This can be used as an introduction to the Zikhronot section of the Rosh HashanahThe Jewish New Year, also considered the Day of Judgment. The period of the High Holidays is a time of introspection and atonement. The holiday is celebrated with the sounding of the shofar, lengthy prayers in synagogue, the eating of apples and honey, and round challah for a sweet and whole year. Tashlikh, casting bread on the water to symbolize the washing away of sins, also takes place on Rosh Hashana. liturgy.
God remembered AbrahamAbraham is the first patriarch and the father of the Jewish people. He is the husband of Sarah and the father of Isaac and Ishmael. God's covenant - that we will be a great people and inherit the land of Israel - begins with Abraham and is marked by his circumcision, the first in Jewish history. His Hebrew name is Avraham. and SarahThe first matriarch, wife of Abraham, and mother of Isaac, whom she birthed at the age of 90. Sarah, in Rabbinic tradition, is considered holy, beautiful, and hospitable. Many prayers, particularly the Amidah (the central silent prayer), refer to God as Magen Avraham – protector of Abraham. Many Jews now add: pokehd or ezrat Sarah – guardian or helper of Sarah. – they were blessed with a son
God reached out to HagarAbraham's concubine and the mother of Ishmael, the patriarch of Islam. In the book of Genesis, when Sarah cannot conceive, she suggests that Abraham takeher servant Hagar as a concubine in order to conceive a child, which she promptly does. Feeling threatened by Hagar and her child, Sarah convinces Abraham to banish them from their home. God saves Hagar and Ishmael from dying in the desert.
– no longer was she abandoned.
God was there for IsaacAbraham and Sarah's much-longed-for son and the second Jewish patriarch. Isaac is nearly sacrificed by his father at God's command (Genesis 22). He is married to Rebecca and is the father of Esau and Jacob. His Hebrew name is Yitzchak.
– saving him from being an unwanted sacrifice.
God protected JacobLit. heel Jacob is the third patriarch, son of Isaac and Rebecca, and father to the twelve tribes of Israel. More than any of the other patriarchs, Jacob wrestles with God and evolves from a deceitful, deal-making young man to a mature, faithful partner to God. His Hebrew name is Yaakov.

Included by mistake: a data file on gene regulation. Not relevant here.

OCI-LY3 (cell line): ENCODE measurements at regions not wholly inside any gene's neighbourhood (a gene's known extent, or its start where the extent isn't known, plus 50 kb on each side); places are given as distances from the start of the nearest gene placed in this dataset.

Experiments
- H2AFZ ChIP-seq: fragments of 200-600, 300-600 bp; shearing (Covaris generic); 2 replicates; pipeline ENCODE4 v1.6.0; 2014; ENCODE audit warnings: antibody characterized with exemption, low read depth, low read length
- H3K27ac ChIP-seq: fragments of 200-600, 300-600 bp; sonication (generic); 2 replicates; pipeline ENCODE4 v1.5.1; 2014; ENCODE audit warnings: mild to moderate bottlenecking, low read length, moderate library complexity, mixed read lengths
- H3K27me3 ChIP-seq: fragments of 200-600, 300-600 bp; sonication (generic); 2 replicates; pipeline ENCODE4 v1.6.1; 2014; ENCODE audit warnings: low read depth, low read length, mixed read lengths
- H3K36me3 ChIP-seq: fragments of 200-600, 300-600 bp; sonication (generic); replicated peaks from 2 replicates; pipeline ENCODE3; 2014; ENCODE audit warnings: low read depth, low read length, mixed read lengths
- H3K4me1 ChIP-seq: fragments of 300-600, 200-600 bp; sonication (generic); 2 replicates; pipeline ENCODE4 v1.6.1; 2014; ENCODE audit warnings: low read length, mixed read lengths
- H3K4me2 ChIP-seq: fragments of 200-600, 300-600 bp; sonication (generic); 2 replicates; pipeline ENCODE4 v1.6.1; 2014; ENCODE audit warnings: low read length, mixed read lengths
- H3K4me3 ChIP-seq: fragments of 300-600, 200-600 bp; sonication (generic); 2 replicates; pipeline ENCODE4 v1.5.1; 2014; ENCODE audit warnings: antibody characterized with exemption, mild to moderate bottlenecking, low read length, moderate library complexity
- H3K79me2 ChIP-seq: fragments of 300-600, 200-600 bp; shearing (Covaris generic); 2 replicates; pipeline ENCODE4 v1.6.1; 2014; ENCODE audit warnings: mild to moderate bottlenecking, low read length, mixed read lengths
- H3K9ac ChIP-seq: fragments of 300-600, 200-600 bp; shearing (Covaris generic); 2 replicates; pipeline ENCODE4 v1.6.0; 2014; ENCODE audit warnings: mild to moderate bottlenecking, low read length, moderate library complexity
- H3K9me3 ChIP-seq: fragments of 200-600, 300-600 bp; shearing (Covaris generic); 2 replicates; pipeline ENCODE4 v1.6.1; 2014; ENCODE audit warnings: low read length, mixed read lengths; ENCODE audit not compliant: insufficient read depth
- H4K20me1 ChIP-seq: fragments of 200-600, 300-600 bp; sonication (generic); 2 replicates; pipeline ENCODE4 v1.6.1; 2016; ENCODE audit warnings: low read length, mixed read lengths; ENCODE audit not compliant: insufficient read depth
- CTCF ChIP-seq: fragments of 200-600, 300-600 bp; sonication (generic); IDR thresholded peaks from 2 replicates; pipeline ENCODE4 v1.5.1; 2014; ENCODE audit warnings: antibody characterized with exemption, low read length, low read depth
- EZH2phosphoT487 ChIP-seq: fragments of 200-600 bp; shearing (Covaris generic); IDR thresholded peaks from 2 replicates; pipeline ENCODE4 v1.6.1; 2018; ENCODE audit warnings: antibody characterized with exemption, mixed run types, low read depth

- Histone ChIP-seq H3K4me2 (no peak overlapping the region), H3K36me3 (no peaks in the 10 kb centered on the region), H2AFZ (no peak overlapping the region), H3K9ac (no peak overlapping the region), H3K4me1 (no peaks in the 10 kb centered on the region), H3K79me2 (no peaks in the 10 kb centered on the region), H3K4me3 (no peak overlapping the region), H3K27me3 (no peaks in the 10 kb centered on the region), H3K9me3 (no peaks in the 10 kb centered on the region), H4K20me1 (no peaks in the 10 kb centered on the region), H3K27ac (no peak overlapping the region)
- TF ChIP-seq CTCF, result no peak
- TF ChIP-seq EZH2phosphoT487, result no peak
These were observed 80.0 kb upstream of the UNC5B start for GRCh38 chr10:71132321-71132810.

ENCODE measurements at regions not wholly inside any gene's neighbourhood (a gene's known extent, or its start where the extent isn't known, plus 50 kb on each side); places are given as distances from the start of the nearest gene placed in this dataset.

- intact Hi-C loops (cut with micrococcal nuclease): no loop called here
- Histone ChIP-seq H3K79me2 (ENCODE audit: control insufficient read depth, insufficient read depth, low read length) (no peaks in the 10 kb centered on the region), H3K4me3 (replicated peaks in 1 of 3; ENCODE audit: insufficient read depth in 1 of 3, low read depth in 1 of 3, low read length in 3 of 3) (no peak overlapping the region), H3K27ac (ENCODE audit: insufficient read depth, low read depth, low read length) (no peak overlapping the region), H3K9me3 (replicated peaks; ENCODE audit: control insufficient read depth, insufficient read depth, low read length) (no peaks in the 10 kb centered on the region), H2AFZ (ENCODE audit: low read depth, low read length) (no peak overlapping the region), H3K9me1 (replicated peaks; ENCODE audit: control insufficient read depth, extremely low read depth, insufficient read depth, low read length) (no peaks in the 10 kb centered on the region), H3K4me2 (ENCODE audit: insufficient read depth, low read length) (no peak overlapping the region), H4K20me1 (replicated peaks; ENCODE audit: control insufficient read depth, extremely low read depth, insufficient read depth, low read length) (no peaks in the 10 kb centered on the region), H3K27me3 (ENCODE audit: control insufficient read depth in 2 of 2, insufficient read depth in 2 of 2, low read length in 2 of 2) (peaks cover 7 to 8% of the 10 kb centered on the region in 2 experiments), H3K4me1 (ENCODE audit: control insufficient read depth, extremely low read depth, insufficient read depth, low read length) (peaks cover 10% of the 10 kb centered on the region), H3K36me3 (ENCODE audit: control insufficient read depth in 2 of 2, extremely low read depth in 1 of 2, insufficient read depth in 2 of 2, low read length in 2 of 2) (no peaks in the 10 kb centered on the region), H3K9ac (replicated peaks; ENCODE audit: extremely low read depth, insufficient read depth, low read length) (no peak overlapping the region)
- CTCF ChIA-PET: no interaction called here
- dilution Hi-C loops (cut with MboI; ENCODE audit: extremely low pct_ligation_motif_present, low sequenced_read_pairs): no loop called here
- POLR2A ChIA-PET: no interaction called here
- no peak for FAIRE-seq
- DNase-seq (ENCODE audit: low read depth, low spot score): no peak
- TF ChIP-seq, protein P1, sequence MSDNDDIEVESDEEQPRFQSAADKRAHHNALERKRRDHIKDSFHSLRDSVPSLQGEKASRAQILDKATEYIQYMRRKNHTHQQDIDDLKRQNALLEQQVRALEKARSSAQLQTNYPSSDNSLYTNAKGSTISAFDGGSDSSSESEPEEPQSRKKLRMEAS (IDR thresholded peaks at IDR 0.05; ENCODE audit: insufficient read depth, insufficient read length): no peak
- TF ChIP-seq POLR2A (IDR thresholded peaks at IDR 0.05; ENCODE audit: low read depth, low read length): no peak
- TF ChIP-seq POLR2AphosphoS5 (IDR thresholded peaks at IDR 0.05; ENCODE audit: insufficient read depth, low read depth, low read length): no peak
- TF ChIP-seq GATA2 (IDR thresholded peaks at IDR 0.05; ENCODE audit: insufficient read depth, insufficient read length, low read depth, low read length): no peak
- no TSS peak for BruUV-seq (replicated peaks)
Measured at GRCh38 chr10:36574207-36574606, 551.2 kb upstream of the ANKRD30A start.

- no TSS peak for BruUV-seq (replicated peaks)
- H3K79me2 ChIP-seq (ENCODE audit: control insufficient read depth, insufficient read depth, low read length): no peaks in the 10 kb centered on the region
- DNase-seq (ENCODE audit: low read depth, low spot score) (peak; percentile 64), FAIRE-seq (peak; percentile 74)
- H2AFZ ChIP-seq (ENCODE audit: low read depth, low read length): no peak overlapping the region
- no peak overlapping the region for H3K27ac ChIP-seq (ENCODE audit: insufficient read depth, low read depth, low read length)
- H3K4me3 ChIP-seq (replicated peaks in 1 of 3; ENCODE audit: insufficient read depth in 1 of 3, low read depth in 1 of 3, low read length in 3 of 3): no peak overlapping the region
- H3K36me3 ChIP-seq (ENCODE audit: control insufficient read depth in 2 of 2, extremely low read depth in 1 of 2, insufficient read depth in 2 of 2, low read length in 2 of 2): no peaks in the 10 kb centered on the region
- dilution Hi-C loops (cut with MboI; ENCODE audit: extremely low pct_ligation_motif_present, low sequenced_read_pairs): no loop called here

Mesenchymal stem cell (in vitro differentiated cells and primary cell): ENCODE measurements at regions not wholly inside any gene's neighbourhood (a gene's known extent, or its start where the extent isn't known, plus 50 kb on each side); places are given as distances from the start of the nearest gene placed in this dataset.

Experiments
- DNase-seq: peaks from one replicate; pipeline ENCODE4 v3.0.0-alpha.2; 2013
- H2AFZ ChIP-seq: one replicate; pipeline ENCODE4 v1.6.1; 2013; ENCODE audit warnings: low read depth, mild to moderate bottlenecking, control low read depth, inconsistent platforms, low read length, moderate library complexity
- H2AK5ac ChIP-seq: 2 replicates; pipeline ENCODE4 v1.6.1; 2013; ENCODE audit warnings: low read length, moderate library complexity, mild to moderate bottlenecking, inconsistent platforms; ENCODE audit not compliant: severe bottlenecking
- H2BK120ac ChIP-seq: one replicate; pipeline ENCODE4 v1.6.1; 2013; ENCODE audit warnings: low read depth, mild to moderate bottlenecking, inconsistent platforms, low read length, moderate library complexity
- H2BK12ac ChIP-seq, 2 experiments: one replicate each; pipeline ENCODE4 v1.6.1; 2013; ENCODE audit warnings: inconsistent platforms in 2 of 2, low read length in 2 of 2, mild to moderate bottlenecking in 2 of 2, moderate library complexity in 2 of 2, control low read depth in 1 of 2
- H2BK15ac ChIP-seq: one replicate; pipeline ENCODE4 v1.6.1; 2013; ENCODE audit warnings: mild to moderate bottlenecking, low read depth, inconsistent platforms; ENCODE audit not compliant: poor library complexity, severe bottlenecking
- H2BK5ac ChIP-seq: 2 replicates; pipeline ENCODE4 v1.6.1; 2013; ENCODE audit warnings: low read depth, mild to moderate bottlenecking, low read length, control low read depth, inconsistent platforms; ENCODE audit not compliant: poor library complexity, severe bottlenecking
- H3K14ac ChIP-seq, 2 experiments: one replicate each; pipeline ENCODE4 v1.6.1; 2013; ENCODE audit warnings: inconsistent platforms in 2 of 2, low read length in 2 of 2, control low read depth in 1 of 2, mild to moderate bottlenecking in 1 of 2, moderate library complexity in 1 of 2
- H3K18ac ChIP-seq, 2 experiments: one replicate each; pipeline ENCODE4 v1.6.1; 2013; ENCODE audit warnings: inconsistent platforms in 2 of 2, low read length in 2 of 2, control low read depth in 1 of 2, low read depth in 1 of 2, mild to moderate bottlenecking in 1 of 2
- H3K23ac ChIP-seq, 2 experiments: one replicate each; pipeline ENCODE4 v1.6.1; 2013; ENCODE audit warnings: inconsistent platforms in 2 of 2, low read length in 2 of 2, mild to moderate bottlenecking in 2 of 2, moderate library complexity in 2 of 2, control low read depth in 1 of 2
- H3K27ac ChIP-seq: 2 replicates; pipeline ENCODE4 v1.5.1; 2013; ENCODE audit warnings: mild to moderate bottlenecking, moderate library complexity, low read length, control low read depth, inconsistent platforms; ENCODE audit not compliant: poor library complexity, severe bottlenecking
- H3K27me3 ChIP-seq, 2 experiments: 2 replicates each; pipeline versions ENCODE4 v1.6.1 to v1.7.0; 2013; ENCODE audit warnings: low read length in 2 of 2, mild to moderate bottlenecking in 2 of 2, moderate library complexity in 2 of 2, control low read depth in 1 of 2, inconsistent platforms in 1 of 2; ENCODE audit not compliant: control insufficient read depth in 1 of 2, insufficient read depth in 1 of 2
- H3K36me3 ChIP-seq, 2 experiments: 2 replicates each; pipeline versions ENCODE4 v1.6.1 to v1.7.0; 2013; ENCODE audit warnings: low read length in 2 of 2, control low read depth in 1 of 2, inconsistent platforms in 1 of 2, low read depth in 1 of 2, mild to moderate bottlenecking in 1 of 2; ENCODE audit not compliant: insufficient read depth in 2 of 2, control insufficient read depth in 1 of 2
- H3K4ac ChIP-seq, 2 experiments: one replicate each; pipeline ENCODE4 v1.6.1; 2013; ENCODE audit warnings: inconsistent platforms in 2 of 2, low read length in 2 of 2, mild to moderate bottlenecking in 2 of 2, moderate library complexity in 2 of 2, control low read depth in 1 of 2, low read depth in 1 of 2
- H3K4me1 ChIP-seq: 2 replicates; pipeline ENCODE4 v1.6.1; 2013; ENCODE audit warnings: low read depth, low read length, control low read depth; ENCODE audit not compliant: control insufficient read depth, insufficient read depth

– through wresting with him, Jacob found his true identity.
God watched over JosephJacob's eldest son by his beloved wife, Rachel. Joseph, the dreamer, was his father's favorite and nearly murdered by his brothers. Sold into slavery, he became viceroy of Egypt where he ultimately saves the Egyptians and also his own family from starvation. His Hebrew name is Yosef/
– thus ensuring his role to save his family and tribe.
God chose MosesThe quintessential Jewish leader who spoke face to face with God, unlike any other prophet, and who freed the people from Egypt, led them through the desert for forty years, and received the Torah on Mt. Sinai. His Hebrew name is Moshe.
– so he could lead his people to liberation and freedom.
God heard HannahHannah is the mother of the prophet Samuel, who, through her prayers, is rewarded a child. She herself is also considered a prophet. Hannah's intense devotional style of prayer becomes the model, in rabbinic Judaism, for prayer in general.
– her fervent prayer for a son was granted.
In instance over instance, God heard our ancestors’ pleas and responded.
We remember and wonder: Does God hear our cries?
We remember and ask: Does God care for us as deeply as our forefathers and foremothers?
We remember and question: Where is God when we struggle, when we are despairing, when we are in need?
But perhaps that is the wrong question.
Perhaps we should rather be asking:
Do we remember God?
Do we remember to show gratitude to God when we are feeling blessed?
Do we remember that we are God’s hands and act justly in this world?
Do we remember to affirm our identity and be proud as Jews?
Do we remember to hear others’ cries for help like God did?
Do we remember to allow God into our lives?
A relationship is a two-way street.
God is waiting and remembering how it was when God had deep relationships with our ancestors.
God remembers how good it felt.
Maybe it is time for us to remember, to reach out, to respond when God calls out to us:
Where are you?
Are we ready to remember and respond, Hineni – Here I am.